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Hello GameDevs ! I really feel I should be able to solve elementary stuff like this by now but due to my risk of finding a bad solution I wanted to hear how you guys would do it. I have a function to which I pass an unsigned char-pointer and I wish for the function to allocate memory for it while still maintaining its reference validity from outside the function.
BOOL CZip::GetFileData( string filename, UCHAR* pData, ULONG* pFilesize )
{
...
pData = new UCHAR[ info.uncompressed_size ]; // "info" is zlib stuff, works fine
...


Needless to say, it does not affect the target of the external pointer. I really have no clue how to achieve this but I reckon there's a simple solution I have missed (as usual). Many thanks in advance !

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You could return the pointer, and use NULL to signify errors.

A better way would be to pass an empty std::vector<UCHAR> reference, which the function can resize and fill. If you need to pass a raw pointer to the vector storage to zlib, you can use &vector.front() to obtain the pointer, which is perfectly safe as long as the library will only write vector.size() elements into it.

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Thanks a lot rip-off, both solutions are equally nice for this one :)

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Well, the second is much better with regards to ownership semantics.

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Due to the huge amounts of data I handle right now I was kind of hoping an elementary solution such as the standard array would do (I have a feeling it would provide a more efficient data management than a vector). This is why I'm a bit surprised that it wasn't easier to manage the array by reference.

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As long as you stick to resize(), the vector will not over-allocate its internal array, so it will behave identically to a manually managed primitive pointer, in terms of how much it allocates. std::vector<> is a an extremely lean wrapper around a raw array, it would be pretty much impossible to implement it any other way.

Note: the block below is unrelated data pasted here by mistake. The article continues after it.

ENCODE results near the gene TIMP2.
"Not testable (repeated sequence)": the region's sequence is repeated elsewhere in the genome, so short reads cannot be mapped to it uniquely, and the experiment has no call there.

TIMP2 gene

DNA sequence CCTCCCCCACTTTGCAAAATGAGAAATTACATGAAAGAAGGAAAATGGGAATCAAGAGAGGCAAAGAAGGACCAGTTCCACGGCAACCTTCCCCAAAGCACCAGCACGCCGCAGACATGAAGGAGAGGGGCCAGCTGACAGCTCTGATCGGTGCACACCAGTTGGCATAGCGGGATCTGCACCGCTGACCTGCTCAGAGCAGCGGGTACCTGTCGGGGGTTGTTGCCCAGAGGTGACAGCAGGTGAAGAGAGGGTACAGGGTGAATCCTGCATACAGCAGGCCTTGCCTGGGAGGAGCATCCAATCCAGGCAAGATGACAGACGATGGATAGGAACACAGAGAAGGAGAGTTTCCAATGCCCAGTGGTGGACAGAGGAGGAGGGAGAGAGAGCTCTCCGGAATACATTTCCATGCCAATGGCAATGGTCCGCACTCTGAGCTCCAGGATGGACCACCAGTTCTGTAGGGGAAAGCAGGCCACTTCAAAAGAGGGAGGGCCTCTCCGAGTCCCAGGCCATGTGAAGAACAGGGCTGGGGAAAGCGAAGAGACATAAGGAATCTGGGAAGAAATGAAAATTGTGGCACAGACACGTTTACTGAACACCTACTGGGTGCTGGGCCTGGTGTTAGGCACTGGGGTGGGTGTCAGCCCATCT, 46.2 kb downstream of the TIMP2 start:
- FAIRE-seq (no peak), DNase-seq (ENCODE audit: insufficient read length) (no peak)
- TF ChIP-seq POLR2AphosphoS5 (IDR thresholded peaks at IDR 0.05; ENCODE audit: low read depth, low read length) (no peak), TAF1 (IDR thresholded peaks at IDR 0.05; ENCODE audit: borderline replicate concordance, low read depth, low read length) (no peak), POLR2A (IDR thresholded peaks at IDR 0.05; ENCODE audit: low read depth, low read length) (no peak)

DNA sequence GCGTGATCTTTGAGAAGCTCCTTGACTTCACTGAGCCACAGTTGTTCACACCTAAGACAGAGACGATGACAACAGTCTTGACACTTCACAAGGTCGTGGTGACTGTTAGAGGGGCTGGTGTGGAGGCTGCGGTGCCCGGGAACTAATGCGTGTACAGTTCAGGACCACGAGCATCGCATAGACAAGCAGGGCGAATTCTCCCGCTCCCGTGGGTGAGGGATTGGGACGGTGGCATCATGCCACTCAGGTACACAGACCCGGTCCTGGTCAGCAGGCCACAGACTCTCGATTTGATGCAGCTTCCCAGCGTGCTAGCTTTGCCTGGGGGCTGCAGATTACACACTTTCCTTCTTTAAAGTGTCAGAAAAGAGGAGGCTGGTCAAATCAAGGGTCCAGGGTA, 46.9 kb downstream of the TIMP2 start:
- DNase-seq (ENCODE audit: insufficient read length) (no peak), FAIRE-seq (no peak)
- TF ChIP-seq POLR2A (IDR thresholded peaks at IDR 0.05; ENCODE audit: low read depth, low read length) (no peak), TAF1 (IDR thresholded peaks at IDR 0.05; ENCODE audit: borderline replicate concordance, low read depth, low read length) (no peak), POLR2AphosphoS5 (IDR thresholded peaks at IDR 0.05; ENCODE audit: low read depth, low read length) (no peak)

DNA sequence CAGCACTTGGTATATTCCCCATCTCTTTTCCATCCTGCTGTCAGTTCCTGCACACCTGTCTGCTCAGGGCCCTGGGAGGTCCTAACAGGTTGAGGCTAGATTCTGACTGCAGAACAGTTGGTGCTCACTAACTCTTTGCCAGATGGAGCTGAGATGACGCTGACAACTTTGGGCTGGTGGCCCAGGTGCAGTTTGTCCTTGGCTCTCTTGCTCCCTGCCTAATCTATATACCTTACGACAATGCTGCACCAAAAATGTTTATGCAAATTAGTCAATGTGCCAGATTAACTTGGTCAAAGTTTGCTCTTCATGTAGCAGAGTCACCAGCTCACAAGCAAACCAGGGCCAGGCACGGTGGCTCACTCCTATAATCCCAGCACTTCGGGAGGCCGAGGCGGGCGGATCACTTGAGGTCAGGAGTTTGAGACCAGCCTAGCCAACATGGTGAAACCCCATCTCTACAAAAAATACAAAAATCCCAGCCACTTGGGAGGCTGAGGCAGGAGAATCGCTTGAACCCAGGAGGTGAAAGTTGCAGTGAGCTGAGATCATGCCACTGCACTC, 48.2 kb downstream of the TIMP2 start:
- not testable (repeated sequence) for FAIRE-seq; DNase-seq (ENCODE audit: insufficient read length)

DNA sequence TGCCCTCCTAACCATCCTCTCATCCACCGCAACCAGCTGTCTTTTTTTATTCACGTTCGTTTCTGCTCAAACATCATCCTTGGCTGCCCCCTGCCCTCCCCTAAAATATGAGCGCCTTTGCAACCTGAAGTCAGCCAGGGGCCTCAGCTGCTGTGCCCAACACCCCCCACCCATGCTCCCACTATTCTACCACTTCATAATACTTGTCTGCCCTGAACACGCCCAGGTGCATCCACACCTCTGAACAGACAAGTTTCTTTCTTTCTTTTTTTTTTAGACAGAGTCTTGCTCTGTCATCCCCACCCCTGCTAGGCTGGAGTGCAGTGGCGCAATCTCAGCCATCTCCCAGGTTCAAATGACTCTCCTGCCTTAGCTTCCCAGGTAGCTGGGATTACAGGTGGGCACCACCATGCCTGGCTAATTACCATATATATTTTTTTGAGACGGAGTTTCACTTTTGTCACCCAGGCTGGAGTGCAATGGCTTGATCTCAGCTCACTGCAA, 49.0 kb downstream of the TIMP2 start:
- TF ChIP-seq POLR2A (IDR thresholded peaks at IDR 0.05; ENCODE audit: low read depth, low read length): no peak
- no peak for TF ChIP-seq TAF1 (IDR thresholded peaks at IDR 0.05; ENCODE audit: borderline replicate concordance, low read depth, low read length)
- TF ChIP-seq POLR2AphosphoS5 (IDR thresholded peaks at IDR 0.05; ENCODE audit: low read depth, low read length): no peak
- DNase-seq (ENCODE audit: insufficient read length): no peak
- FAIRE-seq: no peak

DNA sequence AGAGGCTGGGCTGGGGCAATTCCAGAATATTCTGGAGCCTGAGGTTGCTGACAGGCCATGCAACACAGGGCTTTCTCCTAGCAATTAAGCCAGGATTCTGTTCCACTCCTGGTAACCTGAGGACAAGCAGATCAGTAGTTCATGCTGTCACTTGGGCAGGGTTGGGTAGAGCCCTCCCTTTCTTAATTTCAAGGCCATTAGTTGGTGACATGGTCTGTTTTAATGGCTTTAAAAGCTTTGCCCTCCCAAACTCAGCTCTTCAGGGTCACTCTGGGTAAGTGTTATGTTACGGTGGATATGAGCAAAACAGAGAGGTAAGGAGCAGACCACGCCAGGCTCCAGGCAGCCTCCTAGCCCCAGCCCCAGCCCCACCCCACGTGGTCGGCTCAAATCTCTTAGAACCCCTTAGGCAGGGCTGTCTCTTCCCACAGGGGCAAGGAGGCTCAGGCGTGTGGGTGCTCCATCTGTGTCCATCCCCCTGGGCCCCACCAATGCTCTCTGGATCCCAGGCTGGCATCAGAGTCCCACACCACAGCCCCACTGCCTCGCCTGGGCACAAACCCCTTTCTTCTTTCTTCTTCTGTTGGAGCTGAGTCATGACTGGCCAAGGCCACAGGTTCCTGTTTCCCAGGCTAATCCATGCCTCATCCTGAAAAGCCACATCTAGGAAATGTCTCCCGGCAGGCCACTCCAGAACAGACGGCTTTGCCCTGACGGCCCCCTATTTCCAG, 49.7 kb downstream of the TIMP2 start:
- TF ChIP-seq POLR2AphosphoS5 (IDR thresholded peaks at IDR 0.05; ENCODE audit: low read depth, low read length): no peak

It is possbile to pass a pointer by reference, but its ugly and you gain little:
BOOL CZip::GetFileData( string filename, UCHAR *& pData, ULONG &pFilesize ){	...	pData = new UCHAR[ info.uncompressed_size ]; // "info" is zlib stuff, works fine	...}

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Eww, using a vector is a bit much. Pass it by reference.

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To the op, you code snippet should work. Try changing UCHAR *pData to UCHAR **pData and do the assignment like this *pData = new UCHAR[someSize];

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Quote:
 Original post by VanderryI have a feeling it would provide a more efficient data management than a vector.

Even if there is a measurable efficiency difference, it usually isn't worth the pain to handle raw arrays.

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Quote:
 Original post by pbryantEww, using a vector is a bit much. Pass it by reference.
A vector isn't always the right solution, to be sure, but can you explain why it would be a bit much in this circumstance? To me this seems like exactly the sort of situation where vector would be a good choice.
Quote:
 Original post by cgrantTo the op, you code snippet should work. Try changing UCHAR *pData to UCHAR **pData and do the assignment like this *pData = new UCHAR[someSize];
I'd use a reference rather than a pointer in this case. It's a minor detail, but IMO a reference would be cleaner and more expressive of intent (again, IMO).